Rep. Joe Heck predicted Monday that more House Democrats would vote July 11 for repeal of President Barack Obama’s health care law after the U.S. Supreme Court called it a new tax on Americans.
"This may be a bit of a game changer for some of the folks who have to cast a vote July 11," Heck, R-Nev., said while speaking to a Las Vegas business group.
In one of the first votes after the GOP took control of the House, members of Congress voted Jan. 19, 2011, to repeal the law. The vote was 245-189, including all Republicans and three Democrats in favor of repeal. But with the election four months out, Democrats in danger of losing re-election could join the GOP on July 11.
Heck also said he favors making Medicaid a federal block grant program so states can create innovative ways to spend health care dollars. Some governors, including Nevada Gov. Brian Sandoval, are considering opting out of expanding Medicaid to cover health care needs of more people under the Affordable Care Act because of tight state budgets.
"I’ve seen what works and what doesn’t work," said Heck, an emergency room physician. "Just because you get access to insurance doesn’t mean you get access to health care."
Heck talked about health care and other subjects during the Las Vegas Chamber of Commerce’s latest "Eggs & Issues" series of breakfasts with Nevada elected leaders.
Last week, the Supreme Court upheld Obama’s signature health care insurance law, including a mandate that Americans buy insurance. Chief Justice John Roberts wrote that it was constitutional because the penalty for not buying insurance was a legal tax.
On Medicaid, the high court said states have the right to refuse to expand coverage to more people without fear of losing federal funding for the program designed to cover the poor.
Heck is part of a GOP physicians caucus in Congress trying to come up with ideas to replace the health care law if Republicans succeed in a full or partial repeal.
Heck already has introduced a bill that would maintain the most consumer-friendly parts of the Obama law. It would require insurance companies to cover people with pre-existing conditions and would prohibit caps on lifetime coverage, Heck said. It also requires insurance companies to guarantee coverage and to allow children to stay on their parents’ policies until age 26.
But Heck’s bill doesn’t deal with long-term funding problems for Medicare, a tricky political issue. And it doesn’t appear to address any possible costs associated with such broad changes in health care coverage.
Heck has discussed his ideas with policy experts for the campaign of Republican presidential candidate Mitt Romney, who last week renewed vows to repeal Obama’s health care law. Heck is a longtime supporter of Romney, who campaigned for Heck’s election in 2010.
Heck called Obama’s health care law fatally flawed. He said a young healthy person probably would rather pay the top $695 annual penalty than spend several thousand dollars for insurance.
"That tax is actually a disincentive to actually getting people insured," Heck argued. "The Affordable Care Act was full of a lot of sticks, not a lot of carrots," he added.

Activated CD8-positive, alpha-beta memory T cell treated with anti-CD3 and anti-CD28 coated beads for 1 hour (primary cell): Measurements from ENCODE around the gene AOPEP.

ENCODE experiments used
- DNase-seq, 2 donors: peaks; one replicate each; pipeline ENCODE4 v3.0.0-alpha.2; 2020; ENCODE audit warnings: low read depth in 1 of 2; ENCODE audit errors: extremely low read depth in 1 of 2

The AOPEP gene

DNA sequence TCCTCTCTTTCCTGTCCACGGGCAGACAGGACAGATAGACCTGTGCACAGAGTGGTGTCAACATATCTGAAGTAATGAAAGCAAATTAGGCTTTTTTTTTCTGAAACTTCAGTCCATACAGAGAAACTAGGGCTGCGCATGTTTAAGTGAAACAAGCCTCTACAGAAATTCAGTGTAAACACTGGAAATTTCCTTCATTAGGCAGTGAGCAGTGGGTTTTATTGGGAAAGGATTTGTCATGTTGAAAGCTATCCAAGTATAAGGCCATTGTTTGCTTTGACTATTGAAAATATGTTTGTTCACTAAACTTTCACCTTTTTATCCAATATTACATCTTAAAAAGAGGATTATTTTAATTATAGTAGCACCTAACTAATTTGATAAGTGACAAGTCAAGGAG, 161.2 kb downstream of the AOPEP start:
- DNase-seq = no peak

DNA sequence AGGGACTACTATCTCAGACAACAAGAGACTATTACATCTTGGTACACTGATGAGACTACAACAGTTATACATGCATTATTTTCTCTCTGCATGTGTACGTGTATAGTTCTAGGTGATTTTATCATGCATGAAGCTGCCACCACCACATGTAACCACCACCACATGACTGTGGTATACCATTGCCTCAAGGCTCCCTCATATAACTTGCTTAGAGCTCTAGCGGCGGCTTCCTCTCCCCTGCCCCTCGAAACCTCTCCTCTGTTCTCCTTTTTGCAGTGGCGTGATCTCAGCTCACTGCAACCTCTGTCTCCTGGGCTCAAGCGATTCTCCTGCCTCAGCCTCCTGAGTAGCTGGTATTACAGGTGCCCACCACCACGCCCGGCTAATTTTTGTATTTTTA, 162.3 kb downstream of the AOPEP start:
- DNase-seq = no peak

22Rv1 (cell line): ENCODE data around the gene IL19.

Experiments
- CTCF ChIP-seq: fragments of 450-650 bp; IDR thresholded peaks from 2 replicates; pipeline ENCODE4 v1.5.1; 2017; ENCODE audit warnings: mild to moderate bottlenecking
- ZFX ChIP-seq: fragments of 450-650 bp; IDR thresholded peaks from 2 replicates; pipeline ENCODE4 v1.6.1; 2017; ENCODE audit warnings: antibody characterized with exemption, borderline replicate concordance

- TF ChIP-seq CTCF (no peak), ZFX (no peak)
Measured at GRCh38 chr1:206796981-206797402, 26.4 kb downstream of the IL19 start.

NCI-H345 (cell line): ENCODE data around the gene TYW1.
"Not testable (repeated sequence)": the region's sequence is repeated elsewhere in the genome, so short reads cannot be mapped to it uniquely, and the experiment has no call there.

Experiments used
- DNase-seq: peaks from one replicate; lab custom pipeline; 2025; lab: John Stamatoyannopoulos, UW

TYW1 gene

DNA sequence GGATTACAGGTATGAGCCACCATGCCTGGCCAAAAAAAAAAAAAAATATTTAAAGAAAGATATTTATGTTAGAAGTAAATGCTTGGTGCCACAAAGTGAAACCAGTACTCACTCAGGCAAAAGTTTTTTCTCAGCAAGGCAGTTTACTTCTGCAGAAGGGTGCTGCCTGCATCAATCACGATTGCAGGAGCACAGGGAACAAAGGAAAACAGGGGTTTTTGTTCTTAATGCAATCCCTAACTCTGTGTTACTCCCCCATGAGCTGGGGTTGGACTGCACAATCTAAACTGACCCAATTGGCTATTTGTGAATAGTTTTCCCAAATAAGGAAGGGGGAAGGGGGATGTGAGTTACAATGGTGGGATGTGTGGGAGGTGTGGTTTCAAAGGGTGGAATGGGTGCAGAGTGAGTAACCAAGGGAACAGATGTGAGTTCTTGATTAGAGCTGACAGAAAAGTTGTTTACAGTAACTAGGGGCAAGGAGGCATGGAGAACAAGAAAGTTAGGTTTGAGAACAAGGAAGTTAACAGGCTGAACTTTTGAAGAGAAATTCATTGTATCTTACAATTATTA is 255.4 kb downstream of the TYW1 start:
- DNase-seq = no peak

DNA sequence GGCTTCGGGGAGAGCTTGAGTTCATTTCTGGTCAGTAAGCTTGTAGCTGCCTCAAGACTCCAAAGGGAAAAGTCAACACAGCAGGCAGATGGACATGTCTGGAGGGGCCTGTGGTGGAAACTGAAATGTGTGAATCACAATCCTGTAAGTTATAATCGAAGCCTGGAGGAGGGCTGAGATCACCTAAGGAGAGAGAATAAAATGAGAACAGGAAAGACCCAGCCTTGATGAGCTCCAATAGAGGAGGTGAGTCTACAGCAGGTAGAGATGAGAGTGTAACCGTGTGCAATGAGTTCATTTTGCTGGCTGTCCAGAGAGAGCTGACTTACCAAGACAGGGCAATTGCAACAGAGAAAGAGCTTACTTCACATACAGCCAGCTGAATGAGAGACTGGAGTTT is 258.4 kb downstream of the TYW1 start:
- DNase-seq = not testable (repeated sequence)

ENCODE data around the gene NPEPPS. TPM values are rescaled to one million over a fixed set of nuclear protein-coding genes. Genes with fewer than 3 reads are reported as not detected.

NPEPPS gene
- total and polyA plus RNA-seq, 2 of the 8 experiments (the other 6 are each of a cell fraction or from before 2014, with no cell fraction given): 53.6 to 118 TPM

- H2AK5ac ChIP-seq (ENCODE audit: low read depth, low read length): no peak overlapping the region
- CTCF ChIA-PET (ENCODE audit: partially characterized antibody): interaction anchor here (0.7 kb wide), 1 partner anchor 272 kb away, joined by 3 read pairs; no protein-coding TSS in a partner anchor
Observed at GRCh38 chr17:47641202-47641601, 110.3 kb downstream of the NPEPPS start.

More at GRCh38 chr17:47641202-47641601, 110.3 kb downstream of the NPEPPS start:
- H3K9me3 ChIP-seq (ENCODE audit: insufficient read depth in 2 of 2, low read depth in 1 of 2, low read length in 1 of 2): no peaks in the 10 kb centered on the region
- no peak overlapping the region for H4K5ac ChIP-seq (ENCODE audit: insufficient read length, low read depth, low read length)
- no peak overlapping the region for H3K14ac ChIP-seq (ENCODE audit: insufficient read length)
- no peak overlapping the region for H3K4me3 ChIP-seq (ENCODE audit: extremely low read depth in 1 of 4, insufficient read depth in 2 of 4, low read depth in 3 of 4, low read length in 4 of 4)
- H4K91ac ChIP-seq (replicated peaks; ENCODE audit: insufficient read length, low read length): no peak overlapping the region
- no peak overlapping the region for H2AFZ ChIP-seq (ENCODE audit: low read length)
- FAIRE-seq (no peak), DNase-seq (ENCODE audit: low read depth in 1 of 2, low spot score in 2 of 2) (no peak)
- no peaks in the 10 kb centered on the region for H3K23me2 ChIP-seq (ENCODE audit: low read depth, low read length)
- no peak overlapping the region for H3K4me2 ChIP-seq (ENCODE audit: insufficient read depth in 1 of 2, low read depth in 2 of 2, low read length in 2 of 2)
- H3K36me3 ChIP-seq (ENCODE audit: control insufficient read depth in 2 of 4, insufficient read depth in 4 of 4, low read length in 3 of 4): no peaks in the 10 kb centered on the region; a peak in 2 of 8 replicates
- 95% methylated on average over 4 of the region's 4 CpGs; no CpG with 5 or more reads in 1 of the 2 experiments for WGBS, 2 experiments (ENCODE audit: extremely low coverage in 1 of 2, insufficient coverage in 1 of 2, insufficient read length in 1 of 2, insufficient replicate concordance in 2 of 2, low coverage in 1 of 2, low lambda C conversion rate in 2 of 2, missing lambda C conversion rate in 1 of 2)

In another example, Heck said he knows a businessman who pays $12,000 a year per employee for health care insurance. But under the Obama law, the businessman would have to pay a $3,000 a year penalty per employee for not providing coverage – making it cheaper to forgo insurance for workers.
"I would prefer more carrots," Heck said.
Heck said he and other GOP doctors in Congress are hoping to blend various bills into one proposal before Congress. He said lawmakers shouldn’t rush, however, to pass something in haste, as Obama did in 2010.
"We don’t want to make the same mistakes as when the bill was initially passed," Heck said..
On Medicaid, Heck noted it could cost Nevada an extra $500 million or more to expand the program. He said that when he was in the state Senate, he offered a bill that would have allowed families to buy into the Medicaid system to save money on insurance. He said such ideas at the state level could let governors and lawmakers figure out ways to improve the program if the federal government delivered funding in block grants.
Heck said he thought the health care issue would emerge as a major one in the 2012 House and Senate elections.
Heck’s Democratic opponent, outgoing Nevada Assembly Speaker John Oceguera, said after the high court’s ruling upholding the health care law that it was time to focus on jobs instead of politics.
Oceguera’s campaign manager, Adam Weiss, said Monday that Heck still doesn’t get it.
"What would truly be a ‘game changer’ is if Joe Heck actually had the right priorities and started focusing on fixing our economy and getting Nevadans back to work," Weiss said. "But instead, he would rather join in partisan political stunts that won’t get our economy back on track or help Nevada families struggling to make ends meet."
Democrats led by U.S. Sen. Harry Reid control the Senate and can block any moves by the House to repeal the law this year and during the next session of Congress if they keep majority control after 2012.
Heck said the health care issue will play a big role in some Senate races for that reason. "It only takes 51 seats," Heck said. "I think it’s going to have a significant impact."
In Nevada, Republican U.S. Sen. Dean Heller has called for repeal of the health care law and criticized it as a big tax hike on the middle class.
His Democratic opponent, U.S. Rep. Shelly Berkley, voted for the law. She defends it as flawed but a good law that will help cover America’s tens of millions of uninsured.
Contact reporter Laura Myers at email@example.com or 702-387-2919. Follow her on Twitter @lmyerslvrj.